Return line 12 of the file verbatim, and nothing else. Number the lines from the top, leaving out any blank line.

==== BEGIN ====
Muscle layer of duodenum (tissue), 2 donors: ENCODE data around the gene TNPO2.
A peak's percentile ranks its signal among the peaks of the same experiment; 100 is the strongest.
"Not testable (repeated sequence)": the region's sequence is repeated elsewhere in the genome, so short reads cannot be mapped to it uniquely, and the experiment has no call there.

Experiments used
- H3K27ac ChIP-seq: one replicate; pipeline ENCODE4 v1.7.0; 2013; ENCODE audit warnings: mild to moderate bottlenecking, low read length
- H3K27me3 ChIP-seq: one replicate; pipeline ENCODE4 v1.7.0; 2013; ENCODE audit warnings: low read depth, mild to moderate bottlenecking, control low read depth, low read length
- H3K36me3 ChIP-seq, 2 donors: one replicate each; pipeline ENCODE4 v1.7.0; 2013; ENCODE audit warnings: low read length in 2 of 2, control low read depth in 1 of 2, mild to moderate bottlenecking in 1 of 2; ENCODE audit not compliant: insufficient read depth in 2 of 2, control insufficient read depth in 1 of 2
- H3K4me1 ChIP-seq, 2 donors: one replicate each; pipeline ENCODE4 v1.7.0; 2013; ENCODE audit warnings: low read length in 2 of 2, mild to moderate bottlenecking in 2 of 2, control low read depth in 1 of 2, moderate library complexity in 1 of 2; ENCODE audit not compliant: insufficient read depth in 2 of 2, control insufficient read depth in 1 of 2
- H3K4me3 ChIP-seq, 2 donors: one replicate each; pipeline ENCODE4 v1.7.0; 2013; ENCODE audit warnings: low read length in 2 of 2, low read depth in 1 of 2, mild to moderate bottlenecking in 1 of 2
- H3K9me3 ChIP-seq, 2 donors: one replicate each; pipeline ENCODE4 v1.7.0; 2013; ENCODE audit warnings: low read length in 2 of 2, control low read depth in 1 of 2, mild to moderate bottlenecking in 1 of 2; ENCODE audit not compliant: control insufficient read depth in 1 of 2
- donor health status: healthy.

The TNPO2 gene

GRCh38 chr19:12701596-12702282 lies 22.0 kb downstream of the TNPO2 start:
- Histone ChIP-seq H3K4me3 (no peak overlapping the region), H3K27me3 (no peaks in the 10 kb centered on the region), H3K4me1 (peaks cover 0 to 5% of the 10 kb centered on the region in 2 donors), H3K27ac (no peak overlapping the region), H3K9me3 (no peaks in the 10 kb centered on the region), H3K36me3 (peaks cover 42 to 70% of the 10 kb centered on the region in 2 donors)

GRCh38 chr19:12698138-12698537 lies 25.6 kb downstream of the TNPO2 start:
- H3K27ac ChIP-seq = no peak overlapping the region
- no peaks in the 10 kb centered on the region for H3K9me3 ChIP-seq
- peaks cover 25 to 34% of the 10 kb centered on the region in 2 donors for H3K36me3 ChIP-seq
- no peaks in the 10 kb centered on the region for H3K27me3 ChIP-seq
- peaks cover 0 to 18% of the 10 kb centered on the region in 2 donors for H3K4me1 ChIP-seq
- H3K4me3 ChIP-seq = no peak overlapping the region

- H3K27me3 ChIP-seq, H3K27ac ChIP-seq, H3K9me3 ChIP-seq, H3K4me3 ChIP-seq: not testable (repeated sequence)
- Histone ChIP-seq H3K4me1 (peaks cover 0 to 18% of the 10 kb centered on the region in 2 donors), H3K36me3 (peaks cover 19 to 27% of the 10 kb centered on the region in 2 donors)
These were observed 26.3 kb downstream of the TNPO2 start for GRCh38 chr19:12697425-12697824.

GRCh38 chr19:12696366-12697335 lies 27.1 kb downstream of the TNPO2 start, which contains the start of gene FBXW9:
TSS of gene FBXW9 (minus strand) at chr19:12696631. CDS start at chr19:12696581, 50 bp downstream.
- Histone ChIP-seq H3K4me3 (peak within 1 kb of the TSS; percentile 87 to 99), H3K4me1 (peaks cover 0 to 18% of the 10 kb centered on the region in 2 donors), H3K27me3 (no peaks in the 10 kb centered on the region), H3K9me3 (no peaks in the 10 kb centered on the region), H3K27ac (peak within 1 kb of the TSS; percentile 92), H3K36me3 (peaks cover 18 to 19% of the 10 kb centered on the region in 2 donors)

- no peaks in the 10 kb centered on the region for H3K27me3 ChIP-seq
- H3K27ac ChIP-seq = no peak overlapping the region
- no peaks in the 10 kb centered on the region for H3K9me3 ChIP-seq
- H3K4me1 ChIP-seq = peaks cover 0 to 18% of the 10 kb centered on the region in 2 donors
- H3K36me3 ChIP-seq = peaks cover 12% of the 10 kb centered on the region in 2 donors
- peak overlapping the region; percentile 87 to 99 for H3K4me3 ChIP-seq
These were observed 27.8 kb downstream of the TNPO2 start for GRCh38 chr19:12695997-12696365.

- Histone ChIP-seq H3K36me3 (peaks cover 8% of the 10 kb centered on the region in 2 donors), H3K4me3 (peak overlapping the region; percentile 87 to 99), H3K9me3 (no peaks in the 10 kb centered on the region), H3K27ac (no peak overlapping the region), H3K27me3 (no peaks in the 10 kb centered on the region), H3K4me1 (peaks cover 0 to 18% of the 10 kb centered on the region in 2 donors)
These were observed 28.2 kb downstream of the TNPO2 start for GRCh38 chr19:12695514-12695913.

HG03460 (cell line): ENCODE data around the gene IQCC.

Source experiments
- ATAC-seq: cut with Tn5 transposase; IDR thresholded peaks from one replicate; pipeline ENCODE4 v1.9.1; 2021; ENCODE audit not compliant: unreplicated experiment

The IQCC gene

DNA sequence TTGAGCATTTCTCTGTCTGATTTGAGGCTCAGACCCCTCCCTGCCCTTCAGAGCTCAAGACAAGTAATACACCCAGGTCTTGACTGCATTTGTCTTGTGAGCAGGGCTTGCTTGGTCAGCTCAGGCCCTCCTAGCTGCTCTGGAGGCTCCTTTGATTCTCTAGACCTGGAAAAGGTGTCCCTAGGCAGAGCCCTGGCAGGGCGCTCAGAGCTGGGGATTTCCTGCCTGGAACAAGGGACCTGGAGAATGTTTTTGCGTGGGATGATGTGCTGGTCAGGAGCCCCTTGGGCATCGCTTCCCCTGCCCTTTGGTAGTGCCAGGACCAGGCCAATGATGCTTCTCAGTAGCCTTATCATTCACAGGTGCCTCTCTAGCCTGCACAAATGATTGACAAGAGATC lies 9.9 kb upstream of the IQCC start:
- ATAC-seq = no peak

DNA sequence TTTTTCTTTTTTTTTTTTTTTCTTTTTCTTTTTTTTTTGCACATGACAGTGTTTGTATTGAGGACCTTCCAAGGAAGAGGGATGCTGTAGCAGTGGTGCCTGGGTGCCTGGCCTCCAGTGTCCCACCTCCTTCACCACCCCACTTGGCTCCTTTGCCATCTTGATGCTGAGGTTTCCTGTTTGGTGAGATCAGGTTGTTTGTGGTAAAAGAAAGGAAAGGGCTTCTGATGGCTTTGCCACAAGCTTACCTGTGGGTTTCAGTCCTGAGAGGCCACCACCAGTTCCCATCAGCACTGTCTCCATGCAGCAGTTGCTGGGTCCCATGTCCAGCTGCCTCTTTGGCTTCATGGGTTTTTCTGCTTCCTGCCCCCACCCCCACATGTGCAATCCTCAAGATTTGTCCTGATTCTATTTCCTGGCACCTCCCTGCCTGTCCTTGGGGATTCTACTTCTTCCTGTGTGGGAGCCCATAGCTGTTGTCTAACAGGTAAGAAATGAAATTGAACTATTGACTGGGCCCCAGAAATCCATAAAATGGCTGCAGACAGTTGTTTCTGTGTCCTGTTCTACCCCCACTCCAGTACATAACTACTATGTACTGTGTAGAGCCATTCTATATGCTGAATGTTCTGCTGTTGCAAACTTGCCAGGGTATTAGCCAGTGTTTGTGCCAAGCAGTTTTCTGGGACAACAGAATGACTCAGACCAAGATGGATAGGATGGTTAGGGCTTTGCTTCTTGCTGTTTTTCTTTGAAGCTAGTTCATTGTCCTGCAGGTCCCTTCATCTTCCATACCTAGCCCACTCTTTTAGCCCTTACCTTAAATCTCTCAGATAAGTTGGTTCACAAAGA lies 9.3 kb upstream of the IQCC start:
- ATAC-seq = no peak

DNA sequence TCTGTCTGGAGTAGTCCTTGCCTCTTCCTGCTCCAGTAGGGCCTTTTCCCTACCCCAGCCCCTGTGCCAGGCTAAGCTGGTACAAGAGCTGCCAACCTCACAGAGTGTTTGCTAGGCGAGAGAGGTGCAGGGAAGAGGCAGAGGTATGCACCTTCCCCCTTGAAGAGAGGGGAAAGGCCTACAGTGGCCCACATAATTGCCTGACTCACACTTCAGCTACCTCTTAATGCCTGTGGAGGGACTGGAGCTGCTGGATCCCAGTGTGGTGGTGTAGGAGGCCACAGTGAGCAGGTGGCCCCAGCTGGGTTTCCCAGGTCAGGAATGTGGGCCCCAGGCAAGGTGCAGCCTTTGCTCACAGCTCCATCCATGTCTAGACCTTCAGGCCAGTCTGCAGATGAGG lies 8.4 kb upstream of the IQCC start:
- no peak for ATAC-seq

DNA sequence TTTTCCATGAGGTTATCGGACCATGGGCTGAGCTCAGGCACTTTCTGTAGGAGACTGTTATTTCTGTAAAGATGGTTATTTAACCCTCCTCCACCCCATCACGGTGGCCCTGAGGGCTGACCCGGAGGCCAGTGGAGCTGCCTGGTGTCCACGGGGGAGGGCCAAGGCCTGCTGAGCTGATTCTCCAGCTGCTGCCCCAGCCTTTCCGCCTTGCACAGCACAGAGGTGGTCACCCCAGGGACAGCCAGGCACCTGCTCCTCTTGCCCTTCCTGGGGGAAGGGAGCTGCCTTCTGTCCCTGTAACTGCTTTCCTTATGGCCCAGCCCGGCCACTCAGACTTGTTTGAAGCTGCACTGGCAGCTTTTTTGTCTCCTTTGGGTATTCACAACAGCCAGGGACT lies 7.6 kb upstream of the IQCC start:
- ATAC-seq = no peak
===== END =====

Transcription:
The TNPO2 gene